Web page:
Even in a down economy, dolls are big business.
In fact, American Girl, known for its customized dolls, sold more than $246 million worth of dolls, books, clothing and accessories in just its first three fiscal quarters in 2012.
As toy companies continue to offer more tailored selections, several now offer “Down syndrome dolls,” or rather, a doll that has the physical characteristics of a child with Down syndrome (Ds).
The idea isn't isolated. After all, American Girl dolls now can be fitted with hearing aids, designed without hair and accessorized with wheelchairs or leg casts.
But is the push to help children find dolls that “look like me” spotlighting differences negatively?
While advocating for individuals with Down syndrome (Ds), the National Down syndrome Society (NDSS) emphasizes “the importance of focusing on similarities versus differences in appearance,” explains Julie Cevallos, the organization’s vice president of marketing.
Products and advertisements can help promote diversity by including “all types of children and adults,” Cevallos says. “We look forward to a day when including people with Down syndrome is more commonplace and isn't such news that it makes the front of People magazine.”
“I like the idea of a doll but I have not seen one that is half as cute as my Cooper,” says Larissa, whose son has Ds.
Melissa has biracial children and agrees the concept is sound. “It took years for black dolls and bi-racial dolls to become the norm,” she explains. “Everyone needs something they can relate to.”
Karen isn’t a mom but feels strongly that while — again — the concept is “a wonderful idea... I don't know if this is the right approach… a doll that looks like someone children might meet is more important than a doll that looks like them.”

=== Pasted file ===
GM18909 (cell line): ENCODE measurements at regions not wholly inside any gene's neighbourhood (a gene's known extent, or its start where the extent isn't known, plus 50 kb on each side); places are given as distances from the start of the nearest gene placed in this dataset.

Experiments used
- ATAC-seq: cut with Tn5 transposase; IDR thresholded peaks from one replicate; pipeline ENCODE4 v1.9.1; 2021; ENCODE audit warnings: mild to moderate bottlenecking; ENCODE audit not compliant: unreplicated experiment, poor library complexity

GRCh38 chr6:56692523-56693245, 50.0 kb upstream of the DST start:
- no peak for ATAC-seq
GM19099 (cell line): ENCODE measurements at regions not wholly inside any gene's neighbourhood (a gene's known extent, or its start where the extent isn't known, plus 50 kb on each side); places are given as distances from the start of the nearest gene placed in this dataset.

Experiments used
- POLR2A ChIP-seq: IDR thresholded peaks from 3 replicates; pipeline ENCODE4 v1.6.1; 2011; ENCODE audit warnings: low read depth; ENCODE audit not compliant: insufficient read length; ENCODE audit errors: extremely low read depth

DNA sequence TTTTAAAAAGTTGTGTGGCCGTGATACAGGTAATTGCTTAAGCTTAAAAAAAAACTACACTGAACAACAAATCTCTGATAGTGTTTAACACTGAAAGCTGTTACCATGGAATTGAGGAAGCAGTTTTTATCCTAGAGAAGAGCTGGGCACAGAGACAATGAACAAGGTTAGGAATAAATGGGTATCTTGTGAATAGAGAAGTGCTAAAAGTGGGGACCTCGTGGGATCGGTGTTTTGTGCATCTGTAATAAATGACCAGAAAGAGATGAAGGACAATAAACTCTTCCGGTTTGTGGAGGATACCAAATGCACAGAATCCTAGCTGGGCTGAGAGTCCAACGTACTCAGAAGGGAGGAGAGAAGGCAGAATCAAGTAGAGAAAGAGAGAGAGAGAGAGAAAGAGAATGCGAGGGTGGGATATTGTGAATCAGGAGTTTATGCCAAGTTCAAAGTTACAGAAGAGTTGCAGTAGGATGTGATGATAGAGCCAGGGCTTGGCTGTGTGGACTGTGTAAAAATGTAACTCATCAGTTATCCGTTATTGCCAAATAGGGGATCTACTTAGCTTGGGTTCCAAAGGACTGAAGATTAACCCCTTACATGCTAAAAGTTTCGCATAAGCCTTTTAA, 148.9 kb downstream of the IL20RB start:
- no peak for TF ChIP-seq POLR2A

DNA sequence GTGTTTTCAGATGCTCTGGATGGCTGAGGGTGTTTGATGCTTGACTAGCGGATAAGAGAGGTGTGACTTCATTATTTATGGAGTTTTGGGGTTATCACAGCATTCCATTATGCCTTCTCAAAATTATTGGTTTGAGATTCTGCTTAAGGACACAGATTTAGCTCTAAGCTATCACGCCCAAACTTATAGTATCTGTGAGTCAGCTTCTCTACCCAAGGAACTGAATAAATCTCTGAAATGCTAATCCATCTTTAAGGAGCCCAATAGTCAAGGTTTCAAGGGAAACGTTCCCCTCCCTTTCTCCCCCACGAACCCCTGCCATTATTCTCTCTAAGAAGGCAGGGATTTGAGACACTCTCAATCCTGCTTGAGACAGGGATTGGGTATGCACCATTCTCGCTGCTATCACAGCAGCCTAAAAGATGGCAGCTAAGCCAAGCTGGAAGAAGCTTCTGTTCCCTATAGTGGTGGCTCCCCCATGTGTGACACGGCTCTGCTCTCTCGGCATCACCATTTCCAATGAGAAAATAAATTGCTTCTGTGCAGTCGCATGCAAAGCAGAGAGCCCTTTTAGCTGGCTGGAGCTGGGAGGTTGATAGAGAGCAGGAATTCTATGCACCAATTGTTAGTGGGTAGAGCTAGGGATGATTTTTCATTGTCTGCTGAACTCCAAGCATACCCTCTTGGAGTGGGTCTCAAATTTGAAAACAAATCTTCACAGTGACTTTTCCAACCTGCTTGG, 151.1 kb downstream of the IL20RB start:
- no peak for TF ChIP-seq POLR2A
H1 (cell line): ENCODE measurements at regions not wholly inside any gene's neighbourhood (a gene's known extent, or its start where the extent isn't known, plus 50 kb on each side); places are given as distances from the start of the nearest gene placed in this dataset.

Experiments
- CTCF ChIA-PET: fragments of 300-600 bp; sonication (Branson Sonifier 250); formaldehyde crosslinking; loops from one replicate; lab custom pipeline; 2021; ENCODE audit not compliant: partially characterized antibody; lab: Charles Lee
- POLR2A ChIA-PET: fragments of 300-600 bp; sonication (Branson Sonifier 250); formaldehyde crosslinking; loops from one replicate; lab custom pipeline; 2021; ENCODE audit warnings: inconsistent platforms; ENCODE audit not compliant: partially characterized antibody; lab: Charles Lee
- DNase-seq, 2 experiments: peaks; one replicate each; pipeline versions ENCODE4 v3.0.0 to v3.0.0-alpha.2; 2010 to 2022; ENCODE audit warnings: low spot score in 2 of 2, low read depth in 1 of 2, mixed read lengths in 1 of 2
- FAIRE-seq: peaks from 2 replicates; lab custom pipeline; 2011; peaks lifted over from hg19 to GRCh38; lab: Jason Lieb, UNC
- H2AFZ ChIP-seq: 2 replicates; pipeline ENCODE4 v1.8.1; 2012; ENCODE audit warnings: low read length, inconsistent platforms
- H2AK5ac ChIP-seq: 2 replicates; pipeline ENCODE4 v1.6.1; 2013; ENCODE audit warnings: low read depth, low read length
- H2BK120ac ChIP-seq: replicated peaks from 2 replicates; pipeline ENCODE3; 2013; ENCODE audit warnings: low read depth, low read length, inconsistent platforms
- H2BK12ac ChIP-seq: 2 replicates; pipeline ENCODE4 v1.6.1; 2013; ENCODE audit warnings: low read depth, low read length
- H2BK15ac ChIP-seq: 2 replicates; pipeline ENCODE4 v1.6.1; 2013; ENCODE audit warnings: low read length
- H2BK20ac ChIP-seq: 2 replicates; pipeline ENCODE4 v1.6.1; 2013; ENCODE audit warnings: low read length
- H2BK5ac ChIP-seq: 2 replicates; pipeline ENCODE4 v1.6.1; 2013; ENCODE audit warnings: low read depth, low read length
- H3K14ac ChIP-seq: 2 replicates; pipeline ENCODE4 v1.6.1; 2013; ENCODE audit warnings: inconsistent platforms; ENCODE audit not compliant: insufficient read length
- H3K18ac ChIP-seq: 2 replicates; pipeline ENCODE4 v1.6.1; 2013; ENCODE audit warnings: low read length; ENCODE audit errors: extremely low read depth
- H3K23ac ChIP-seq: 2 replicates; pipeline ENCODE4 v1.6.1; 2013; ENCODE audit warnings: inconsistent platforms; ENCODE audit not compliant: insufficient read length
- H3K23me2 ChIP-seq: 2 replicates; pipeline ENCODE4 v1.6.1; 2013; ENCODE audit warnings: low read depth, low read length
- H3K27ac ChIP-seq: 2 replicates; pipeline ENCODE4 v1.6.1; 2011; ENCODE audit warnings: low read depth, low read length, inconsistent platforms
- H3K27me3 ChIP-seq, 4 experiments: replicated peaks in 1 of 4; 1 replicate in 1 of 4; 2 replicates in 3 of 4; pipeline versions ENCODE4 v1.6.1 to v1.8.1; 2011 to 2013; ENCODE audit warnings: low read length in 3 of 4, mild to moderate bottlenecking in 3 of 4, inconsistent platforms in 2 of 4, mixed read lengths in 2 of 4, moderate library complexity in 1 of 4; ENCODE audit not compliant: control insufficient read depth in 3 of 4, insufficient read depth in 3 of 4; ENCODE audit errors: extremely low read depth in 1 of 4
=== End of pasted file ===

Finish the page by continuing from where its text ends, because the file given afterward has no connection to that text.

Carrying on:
Sara asks, “Why can't we just buy typical dolls, and if ours happens to have Ds so be it? Dolls… can be whatever our kids' imaginations want them to be.”
Larina dismisses the notion the dolls are beneficial. “Those dolls can't raise awareness of anything except the fact that our children have different features… I don't mind explaining to [my daughter] someday that she has different and beautiful features... and that there are not many people with [Ds] so they don't make dolls who have it. That shouldn't crush her for life.”
Sandy’s daughter has Ds. “I am looking forward to the day where my daughter will be looked at the same as any other person and not considered different just by the way she looks. I will never buy such ‘toys’ that highlight differences rather than encouraging similarities (when it comes to disabilities).”
Terri shares a story of good intentions backfiring.
When her daughter (who has Ds) was about a year old, her mother-in-law bought her a Cabbage Patch Kid. “She searched high and low for one with glasses because she knew that many kids with Ds have glasses. Well, guess what, [my daughter] is almost eight and still no glasses... I am not in favor of going for the stereotype doll.”
The Pattycake Doll Company offers a variety of dolls with diverse ethnicities and those with special needs, from wheelchairs and crutches to characteristics of children with Down syndrome.
The company has received criticism for its focus on providing dolls with spotlighted, diverse characteristics.
In an open letter to customers, the Pattycake Doll Company wrote, “It seems as we move further into the 21st century, that it becomes harder and harder to stay 'politically correct.' … Very rarely, we get a complaint. The doll is not 'Asian' enough… The description is 'demeaning,' 'ignorant' or both! People 'will be,' or already are 'offended' by our copy, our descriptions etc.
The company admonishes those critics: “Please; these are sacks of cloth with stuffing inside them. They are toys for children, not our personal opinions of what real children look like… We have never received a doll back from a child; nor have we received one back from a parent with the reason being 'my child didn't like your doll.'
“You see, children love dolls unconditionally. It's the adults who quibble.”
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